Sadly, McGill is rather coy: "While we're unable to go into the specifics of the deal, we're very excited to see Square Enix's titles coming to Xbox 360 and in particular FFXIII. Seeing such an amazing franchise, known as a PlayStation franchise, now finding a new home on Xbox 360 has certainly sent waves of excitement around the industry and gamers alike."
Hmm: sounds suspiciously to us like Microsoft may have stolen an old (now abandoned) Sony policy and paid Square-Enix for platform exclusivity (although, admittedly, The Last Remnant will come out on PS3 some time after it launches on Xbox 360).
Microsoft acts casual
For a while now, Microsoft has courted a more casual gaming clientele, perhaps after seeing the success of the Wii. Pundits haven't taken those efforts particularly seriously but talking to McGill, it's clear Microsoft does, saying one of the company's main goals at E3 was to:
"Show how we're broadening our audiences with a fabulous line up of games and entertainment services. Games like LIPS, You're In the Movies, Guitar Hero 4 and 1 vs 100 show Xbox 360 has something for everyone."
Another Microsoft headline-grabber was the announcement of a deal with Netflix that will generate a library of 10,000 movies for Xbox 360 owners to download.
McGill confirms that that deal applies to the US only, but adds: "We're committed to bringing new content, whether it's movies or TV, to the UK Xbox Live Marketplace and working on those kinds of deals. In fact we announced a new partnership with MGM for the UK where we'll be offering their new movies on our Xbox LIVE marketplace service, starting this week, and we'll continue to add new partners and new content."
Accusations of copying
And what of the accusations from Nintendo and Sony fanboys that Microsoft has been stealing their clothes with the new avatar system and Lips?
McGill points out that Microsoft was the first company to get consoles online in a practical manner: "Xbox Live has always been a fantastic social network, and we've introduced the idea of personalization through Gamercards, Gamertags, themes and Gamerpics. Avatars are another example of how we're representing a social experience on a great social network.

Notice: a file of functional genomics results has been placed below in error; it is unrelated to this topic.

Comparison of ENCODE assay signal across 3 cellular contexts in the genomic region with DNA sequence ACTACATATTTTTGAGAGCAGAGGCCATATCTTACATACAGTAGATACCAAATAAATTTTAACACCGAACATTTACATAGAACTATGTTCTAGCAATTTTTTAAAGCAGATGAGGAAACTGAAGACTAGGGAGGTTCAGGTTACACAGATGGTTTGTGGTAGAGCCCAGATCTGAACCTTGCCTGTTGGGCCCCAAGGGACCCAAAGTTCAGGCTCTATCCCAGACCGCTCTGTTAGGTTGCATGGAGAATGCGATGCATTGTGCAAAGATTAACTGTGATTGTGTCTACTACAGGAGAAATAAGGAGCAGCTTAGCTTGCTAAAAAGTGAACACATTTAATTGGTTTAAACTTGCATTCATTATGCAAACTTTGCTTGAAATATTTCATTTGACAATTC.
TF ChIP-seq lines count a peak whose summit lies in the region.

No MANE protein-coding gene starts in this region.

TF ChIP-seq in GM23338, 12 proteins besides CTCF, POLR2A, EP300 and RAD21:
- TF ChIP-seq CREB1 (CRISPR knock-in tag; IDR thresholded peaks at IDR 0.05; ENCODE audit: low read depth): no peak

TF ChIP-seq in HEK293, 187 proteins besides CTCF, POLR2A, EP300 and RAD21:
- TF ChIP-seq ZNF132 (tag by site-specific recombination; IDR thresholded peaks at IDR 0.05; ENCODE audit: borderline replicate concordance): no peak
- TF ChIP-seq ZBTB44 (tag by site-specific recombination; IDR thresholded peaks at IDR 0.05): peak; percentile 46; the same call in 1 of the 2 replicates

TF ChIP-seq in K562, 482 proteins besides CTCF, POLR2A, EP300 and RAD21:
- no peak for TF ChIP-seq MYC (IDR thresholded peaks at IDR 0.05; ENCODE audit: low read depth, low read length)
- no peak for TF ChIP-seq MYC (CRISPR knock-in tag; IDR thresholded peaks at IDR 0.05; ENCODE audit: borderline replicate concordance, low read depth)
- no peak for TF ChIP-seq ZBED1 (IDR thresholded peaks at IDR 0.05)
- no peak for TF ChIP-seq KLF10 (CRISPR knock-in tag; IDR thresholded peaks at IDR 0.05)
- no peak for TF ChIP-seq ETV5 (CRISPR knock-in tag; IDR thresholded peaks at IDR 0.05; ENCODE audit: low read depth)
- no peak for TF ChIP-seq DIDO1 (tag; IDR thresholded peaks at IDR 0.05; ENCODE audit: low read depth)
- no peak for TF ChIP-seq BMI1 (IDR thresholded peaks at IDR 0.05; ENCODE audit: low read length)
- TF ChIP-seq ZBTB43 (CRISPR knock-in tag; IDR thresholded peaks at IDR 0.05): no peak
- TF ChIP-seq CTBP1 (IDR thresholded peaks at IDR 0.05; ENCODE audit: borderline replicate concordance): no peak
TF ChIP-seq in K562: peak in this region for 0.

"And how you can customize them will offer some pretty unique opportunities. Likewise, while we didn't invite the idea of games playing musical instruments or singing games, I think we have some interesting innovations that will offer fresh and exciting experiences."
360 motion control
Perhaps revealingly, McGill declined to answer two of our questions – one of which was prompted by Don Mattrick's bold statement that the Xbox 360 would outsell the Wii and The PS3 globally.
Would this be true in Europe, we asked, bearing in mind that the US is very much the Xbox 360's heartland and is, of course, the games industry's biggest market. Perhaps McGill was wise not to commit to a bold statement on that score, given the diversity of the European market.
And he kept his counsel regarding the absence from E3 of a much-rumoured Wii-style controller for the Xbox 360, which suggests to us that this is something which will be left to third-party peripheral manufacturers – a sensible move, as it will allow Microsoft to sidestep yet more plagiarism allegations.
Overall, while Microsoft may not have induced gasps of wonder among the crowd at its E3 press conference, it still has a line-up of games which should keep its loyal punters happy this Christmas, and it is clearly putting things in place which will allow it to ramp up its push to attract more casual gamers – who, perhaps, have bonded with their Wiis and are now thinking about seeking a more sophisticated gaming experience.
As ever, the company is chugging along, doing its own thing and seems to be in pretty good shape.